Once in a while, we meet a person or a teacher who goes above and beyond. Who waits outside the building to meet you in the morning, because the room looks different today and they know your son doesn’t like change. A friend who brings an extra copy of the story book to rhyme time so that your child doesn’t have to simply sit and listen to words which refer to pictures he can’t see. A teacher who takes the paperwork for his statement home to make sure all the t’s are crossed and i’s are dotted before an important deadline. Who never forgets to crouch down to his level to say good morning, so that he can see their facial expression clearly and know who is speaking to him. Someone in your life who phones you before booking their own child’s birthday party to see if it’s accessible for yours. A visual impairment specialist who somehow knows exactly how to bring your child out of themselves, help them learn confidence and social skills and pride in their own abilities. Who not only encourages your child to be the best they can, but encourages you to give them the freedom they need and simultaneously find confidence in your own parenting.

Those of you who follow my blog will know that my writing is broader than any specific person or place. I am overwhelmed by the response I have received for my special needs article, from parents in countries around the globe, whose children vary from toddlers to teens, all of whom have sadly experienced the emotions I wrote about. I am so glad that my words resonated with all of you, and I truly hope you’ll forgive my foray into the personal just this once, and that the following speaks to you too.

Because once in a while, as the parents of a special needs child, you have experiences that make you forget why it is ever difficult. This week, my 3 year old walked out of nursery with a ‘welcome to big school’ folder, with all the same photos and drawings as his peers. The only difference was that unbeknownst to me, his folder had been made 3 times the size of anyone else’s. My heart burst with joy as he easily showed me who he will be taking with to big school, and explained to me what every page in the folder meant. And the ‘mama bear’ inside me was proudly redundant.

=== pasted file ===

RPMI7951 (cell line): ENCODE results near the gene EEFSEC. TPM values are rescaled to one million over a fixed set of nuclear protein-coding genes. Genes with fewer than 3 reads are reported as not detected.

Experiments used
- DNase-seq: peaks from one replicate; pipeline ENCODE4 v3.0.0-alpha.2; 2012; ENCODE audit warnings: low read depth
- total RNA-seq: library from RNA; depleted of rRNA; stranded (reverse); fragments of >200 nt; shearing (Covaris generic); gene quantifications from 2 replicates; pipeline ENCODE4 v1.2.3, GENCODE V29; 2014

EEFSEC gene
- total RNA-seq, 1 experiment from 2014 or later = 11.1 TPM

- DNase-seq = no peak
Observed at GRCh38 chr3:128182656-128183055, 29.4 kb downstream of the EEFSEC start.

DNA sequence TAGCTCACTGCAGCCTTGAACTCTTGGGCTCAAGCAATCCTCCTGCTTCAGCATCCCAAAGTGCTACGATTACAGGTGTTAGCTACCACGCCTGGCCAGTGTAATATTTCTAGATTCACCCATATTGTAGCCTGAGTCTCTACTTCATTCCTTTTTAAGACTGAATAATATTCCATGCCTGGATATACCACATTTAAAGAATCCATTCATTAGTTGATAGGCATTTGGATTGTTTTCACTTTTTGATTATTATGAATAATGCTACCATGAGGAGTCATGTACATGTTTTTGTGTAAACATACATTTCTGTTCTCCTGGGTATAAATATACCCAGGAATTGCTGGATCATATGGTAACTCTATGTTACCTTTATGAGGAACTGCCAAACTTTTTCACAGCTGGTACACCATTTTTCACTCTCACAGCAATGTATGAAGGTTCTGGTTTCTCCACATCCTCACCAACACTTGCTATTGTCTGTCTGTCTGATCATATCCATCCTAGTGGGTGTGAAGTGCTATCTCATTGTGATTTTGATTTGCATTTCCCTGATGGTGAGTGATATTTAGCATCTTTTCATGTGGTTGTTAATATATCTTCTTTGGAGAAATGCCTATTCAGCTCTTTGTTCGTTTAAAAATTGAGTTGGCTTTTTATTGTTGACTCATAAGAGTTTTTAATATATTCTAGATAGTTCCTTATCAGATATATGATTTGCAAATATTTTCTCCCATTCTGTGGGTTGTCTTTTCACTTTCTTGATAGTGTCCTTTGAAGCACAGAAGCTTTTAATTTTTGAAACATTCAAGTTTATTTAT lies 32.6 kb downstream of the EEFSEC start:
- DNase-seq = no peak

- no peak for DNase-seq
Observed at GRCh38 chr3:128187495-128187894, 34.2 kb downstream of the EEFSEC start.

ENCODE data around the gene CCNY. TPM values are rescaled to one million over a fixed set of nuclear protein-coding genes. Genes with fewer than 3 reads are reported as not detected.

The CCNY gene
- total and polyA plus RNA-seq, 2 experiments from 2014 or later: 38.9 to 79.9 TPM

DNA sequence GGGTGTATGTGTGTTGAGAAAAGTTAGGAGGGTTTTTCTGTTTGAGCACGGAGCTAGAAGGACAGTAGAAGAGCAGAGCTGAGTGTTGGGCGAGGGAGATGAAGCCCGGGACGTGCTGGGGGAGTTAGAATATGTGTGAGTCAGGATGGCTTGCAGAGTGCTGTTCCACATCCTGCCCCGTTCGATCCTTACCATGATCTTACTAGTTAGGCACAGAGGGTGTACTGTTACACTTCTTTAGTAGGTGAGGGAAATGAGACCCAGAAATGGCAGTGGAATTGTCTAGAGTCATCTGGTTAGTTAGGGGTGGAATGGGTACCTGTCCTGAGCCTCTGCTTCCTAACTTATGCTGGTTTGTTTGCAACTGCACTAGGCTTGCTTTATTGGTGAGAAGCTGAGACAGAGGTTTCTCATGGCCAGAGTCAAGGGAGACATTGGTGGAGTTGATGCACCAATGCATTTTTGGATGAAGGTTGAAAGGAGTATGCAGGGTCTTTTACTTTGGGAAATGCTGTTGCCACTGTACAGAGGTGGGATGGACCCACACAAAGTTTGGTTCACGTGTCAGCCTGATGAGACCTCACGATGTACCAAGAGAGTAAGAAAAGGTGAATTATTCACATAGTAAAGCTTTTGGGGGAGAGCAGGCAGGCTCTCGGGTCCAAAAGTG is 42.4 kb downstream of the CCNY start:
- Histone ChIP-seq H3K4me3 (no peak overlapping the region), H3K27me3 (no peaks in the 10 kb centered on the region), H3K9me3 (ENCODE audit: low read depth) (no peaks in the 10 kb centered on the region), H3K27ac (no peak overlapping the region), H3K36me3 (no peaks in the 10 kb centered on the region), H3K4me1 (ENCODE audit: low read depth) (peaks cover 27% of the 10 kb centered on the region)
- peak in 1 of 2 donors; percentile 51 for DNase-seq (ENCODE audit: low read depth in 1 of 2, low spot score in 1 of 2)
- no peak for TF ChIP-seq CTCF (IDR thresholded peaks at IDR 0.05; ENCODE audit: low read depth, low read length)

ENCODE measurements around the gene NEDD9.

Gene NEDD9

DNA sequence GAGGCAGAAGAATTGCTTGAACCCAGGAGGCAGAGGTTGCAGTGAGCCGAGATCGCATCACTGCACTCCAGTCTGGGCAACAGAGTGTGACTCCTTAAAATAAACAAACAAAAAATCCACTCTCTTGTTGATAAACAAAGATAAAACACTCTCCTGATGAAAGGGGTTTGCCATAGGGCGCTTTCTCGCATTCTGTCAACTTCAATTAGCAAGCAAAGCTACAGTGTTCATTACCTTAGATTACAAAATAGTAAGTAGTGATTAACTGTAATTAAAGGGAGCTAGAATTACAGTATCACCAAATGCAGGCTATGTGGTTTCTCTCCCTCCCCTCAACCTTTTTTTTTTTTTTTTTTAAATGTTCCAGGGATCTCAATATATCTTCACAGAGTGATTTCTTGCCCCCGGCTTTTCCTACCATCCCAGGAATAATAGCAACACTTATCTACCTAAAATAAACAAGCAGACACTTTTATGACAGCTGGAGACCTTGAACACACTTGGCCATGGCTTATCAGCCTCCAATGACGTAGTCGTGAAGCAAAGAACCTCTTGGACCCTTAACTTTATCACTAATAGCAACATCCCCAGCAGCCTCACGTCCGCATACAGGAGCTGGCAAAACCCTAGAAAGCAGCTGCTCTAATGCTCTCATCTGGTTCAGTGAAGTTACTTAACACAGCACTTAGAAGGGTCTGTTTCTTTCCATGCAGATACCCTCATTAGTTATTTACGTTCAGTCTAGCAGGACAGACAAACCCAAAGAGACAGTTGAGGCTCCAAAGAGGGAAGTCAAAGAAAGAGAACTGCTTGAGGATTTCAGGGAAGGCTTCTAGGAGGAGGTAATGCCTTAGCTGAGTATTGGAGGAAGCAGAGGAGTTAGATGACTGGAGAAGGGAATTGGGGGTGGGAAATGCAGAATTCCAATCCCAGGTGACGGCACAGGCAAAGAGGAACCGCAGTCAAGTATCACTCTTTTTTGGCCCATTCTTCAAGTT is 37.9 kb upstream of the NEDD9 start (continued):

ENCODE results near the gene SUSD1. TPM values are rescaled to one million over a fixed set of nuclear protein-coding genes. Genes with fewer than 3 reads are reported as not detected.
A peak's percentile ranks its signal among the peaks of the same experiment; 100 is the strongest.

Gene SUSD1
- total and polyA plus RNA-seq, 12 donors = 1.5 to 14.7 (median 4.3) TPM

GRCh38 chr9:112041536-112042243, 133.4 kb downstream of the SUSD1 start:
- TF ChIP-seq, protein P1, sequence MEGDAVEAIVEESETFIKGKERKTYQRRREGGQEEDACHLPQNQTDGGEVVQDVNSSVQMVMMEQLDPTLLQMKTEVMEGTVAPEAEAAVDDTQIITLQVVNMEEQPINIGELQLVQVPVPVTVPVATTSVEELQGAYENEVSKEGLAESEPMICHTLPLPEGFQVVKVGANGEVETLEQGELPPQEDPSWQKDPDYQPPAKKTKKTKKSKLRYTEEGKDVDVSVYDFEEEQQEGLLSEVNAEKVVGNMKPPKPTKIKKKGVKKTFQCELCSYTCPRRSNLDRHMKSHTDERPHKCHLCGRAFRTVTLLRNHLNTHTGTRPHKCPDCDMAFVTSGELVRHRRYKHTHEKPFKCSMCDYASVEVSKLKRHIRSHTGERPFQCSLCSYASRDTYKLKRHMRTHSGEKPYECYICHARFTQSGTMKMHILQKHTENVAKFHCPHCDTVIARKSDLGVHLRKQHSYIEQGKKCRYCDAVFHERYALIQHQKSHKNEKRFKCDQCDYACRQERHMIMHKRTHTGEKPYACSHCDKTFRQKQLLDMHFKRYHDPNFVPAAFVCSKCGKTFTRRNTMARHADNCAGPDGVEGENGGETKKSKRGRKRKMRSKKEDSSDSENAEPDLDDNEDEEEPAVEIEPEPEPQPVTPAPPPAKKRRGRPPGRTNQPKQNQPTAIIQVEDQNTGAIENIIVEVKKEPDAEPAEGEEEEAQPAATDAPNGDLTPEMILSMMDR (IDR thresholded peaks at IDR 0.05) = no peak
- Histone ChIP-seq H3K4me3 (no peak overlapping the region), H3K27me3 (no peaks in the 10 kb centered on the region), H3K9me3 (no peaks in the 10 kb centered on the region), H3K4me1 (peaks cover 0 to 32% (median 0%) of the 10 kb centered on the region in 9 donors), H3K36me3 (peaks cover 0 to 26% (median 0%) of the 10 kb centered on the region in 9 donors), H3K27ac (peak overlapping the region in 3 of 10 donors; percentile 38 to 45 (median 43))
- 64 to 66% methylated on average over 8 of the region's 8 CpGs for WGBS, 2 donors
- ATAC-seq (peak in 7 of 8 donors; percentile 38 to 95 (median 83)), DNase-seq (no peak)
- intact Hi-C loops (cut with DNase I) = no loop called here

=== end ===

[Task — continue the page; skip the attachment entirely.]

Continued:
This week, as my son says goodbye to his nursery, I am sad. He entered the building barely two years old, with no language, little confidence, and zero understanding of his own limitations. Among so many other incredible leaps, he can now clearly tell me when he cant see something, is strong enough to ask for help, and yet somehow still has no idea that there is anything in this world which he cannot do. I couldn’t possibly ask for more.

Being the parent of a child with additional needs is often hard, and there is no setting or person in the world who will know your son or daughter and what they need as well as you do. I can only hope I continue to find people in our life who go above and beyond to ensure he is always as happy and secure as I saw him this week.

Do as I say, not as I do?

I saw a post on a forum recently that made me think. The lady in question was asking for advice on making friends. She is a stay at home mum, and lonely. The friends she does make, she feels like it is only ever her who is making the effort, and they disappear if she stops doing so. She joked, in the way we all do when something is too painful to address head on- that when is she unwell or out of action, the only people to notice are her parents.

We tell our kids to be nice to everyone. We chastise them for leaving someone out in the playground or for excluding one of their peers from a birthday party list or a play date. And when they come home and say that little Jane Smith is not their friend, or remark that they don’t want to play with Billy Jenkins, we are full of ready encouragement to build bridges.

“I’m sure she is lovely when you get to know her”

“It’s not nice to call someone boring. Maybe they were just shy”

“Give him a chance, I’m sure you have lots in common.”

If our children become openly rude, or ignore us, we often resort to threats.

“If you aren’t nice to people, they won’t want to play with you.”

“Remember, you won’t get invited to Sally’s birthday if you don’t invite her to yours. And her mummy says she’s having a Frozen theme…”

But at what point do we change the rules? As adults we readily accept we can’t be friends with everyone. We hoard our free time zealously and portion it out to the creme de la creme of our social circle, the people who make us feel fabulous, who bring out the fun in our lives, the ones who really understand, those who are in sync with what makes us, us.

We might not be as blatant as the average four year old, but don’t we all have our ways of saying ‘you can’t play with us’?

It wasn’t a big deal, I just had a few people over.

Oh, I didn’t see you or of course I would have invited you to join us!